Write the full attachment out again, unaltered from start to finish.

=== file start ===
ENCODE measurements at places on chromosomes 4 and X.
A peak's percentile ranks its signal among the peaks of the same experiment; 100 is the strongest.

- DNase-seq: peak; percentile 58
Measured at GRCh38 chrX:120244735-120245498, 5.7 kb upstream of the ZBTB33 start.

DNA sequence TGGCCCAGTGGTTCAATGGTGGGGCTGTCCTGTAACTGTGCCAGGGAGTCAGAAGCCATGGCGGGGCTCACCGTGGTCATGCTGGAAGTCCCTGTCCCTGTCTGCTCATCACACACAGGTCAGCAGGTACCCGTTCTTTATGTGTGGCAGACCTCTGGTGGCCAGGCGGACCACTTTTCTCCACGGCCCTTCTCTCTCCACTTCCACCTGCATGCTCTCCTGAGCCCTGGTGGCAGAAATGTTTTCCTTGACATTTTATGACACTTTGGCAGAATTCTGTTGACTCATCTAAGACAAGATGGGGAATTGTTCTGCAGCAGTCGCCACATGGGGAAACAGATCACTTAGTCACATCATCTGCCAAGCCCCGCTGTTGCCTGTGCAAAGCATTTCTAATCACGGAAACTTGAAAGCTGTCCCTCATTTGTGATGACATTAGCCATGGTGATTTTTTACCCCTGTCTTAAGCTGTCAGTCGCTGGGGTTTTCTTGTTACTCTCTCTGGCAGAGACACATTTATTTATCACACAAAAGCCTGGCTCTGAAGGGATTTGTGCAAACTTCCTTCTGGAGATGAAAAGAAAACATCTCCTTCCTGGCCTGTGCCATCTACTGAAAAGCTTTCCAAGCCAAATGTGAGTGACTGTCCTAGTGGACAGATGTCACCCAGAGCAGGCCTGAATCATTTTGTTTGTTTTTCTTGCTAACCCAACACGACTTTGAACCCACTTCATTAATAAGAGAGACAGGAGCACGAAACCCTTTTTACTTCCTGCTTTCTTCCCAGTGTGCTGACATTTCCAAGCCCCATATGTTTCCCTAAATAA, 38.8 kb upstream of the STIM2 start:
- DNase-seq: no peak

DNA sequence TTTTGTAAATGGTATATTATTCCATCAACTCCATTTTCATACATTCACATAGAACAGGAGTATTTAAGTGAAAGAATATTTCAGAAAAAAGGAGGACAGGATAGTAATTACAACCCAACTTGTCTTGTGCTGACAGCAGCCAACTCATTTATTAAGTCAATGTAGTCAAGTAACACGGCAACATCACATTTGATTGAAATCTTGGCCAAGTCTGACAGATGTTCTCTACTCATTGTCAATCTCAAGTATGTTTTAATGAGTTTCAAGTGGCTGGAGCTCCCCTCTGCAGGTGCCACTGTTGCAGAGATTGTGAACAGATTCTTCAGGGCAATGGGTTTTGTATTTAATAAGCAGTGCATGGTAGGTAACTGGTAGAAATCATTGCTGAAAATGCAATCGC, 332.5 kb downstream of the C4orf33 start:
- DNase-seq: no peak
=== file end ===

ENCODE measurements at places on chromosomes 4 and X.
A peak's percentile ranks its signal among the peaks of the same experiment; 100 is the strongest.

- DNase-seq: peak; percentile 58
Measured at GRCh38 chrX:120244735-120245498, 5.7 kb upstream of the ZBTB33 start.

DNA sequence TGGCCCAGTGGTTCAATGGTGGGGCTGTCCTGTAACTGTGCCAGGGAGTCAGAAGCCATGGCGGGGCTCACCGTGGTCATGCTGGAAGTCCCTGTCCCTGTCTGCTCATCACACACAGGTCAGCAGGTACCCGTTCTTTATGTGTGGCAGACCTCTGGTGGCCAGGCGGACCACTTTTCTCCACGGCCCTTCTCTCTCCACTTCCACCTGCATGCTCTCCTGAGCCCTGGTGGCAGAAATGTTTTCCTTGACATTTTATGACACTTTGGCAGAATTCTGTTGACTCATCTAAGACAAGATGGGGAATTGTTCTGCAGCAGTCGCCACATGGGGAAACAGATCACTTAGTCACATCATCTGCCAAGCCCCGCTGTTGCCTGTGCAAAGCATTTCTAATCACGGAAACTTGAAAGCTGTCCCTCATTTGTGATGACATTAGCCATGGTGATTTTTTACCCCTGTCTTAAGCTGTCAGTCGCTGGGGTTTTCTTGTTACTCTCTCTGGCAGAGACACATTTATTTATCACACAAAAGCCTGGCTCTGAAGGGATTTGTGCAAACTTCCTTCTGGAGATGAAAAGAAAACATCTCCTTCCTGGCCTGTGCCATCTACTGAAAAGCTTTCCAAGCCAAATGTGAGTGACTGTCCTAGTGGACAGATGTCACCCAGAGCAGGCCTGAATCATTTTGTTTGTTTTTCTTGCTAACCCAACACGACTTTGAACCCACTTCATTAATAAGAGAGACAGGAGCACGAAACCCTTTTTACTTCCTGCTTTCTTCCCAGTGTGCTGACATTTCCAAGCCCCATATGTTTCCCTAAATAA, 38.8 kb upstream of the STIM2 start:
- DNase-seq: no peak

DNA sequence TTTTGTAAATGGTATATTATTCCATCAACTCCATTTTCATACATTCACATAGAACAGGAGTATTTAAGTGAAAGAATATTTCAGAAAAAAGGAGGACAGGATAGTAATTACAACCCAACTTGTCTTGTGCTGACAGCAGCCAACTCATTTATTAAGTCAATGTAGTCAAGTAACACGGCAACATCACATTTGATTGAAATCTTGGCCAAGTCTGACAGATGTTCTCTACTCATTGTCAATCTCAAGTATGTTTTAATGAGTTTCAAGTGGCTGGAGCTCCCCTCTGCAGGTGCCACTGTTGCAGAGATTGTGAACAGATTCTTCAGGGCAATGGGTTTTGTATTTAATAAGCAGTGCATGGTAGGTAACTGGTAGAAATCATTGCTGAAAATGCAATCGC, 332.5 kb downstream of the C4orf33 start:
- DNase-seq: no peak